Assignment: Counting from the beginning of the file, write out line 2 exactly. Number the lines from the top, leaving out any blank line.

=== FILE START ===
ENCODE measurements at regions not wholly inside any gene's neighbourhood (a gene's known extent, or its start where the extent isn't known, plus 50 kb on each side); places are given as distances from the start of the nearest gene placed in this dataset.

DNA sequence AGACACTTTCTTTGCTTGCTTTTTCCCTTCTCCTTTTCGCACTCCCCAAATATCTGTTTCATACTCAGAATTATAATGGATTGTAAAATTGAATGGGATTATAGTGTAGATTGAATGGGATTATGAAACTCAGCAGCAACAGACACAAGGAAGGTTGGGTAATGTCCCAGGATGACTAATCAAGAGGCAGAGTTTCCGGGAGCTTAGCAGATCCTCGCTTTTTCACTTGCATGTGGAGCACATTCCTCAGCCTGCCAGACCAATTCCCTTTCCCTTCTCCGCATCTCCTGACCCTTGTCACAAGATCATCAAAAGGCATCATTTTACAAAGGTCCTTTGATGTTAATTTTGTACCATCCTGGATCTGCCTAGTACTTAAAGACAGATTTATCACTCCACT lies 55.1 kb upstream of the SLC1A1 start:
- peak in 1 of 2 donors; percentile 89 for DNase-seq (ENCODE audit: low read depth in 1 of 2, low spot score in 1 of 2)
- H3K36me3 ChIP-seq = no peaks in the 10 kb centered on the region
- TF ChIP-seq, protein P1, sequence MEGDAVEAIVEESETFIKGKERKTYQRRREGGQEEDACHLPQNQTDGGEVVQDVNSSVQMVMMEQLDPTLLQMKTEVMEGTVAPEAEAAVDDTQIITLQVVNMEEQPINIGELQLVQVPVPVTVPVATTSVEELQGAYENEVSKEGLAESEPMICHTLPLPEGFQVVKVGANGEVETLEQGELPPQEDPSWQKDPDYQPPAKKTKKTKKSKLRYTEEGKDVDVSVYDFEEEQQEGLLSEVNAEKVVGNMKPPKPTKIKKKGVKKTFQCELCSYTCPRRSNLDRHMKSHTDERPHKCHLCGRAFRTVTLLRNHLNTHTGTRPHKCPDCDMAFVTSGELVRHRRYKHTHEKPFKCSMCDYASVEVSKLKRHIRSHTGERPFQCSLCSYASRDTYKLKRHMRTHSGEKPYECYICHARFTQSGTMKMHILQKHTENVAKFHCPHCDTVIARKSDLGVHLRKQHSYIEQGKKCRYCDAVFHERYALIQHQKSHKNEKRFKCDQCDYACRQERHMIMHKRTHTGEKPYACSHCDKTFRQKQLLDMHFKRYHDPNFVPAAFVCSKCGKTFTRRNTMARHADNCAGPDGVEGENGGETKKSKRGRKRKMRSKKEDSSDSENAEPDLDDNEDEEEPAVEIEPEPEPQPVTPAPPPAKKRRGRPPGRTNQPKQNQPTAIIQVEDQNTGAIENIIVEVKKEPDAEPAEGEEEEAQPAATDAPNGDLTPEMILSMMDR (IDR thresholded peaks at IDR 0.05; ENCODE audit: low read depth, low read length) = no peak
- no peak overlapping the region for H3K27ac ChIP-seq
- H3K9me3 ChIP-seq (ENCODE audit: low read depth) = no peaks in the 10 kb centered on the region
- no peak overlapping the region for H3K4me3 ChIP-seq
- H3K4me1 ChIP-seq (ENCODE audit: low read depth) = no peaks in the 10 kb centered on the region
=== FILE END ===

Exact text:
DNA sequence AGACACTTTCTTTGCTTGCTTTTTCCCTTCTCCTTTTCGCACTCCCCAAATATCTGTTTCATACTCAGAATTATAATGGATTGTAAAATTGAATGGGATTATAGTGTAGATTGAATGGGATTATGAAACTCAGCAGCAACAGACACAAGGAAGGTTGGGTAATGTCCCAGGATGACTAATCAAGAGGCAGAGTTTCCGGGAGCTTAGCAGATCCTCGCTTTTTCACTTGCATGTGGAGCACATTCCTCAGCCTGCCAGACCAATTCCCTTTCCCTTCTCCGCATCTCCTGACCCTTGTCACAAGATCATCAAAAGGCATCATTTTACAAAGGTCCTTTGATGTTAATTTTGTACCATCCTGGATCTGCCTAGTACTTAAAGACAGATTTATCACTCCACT lies 55.1 kb upstream of the SLC1A1 start: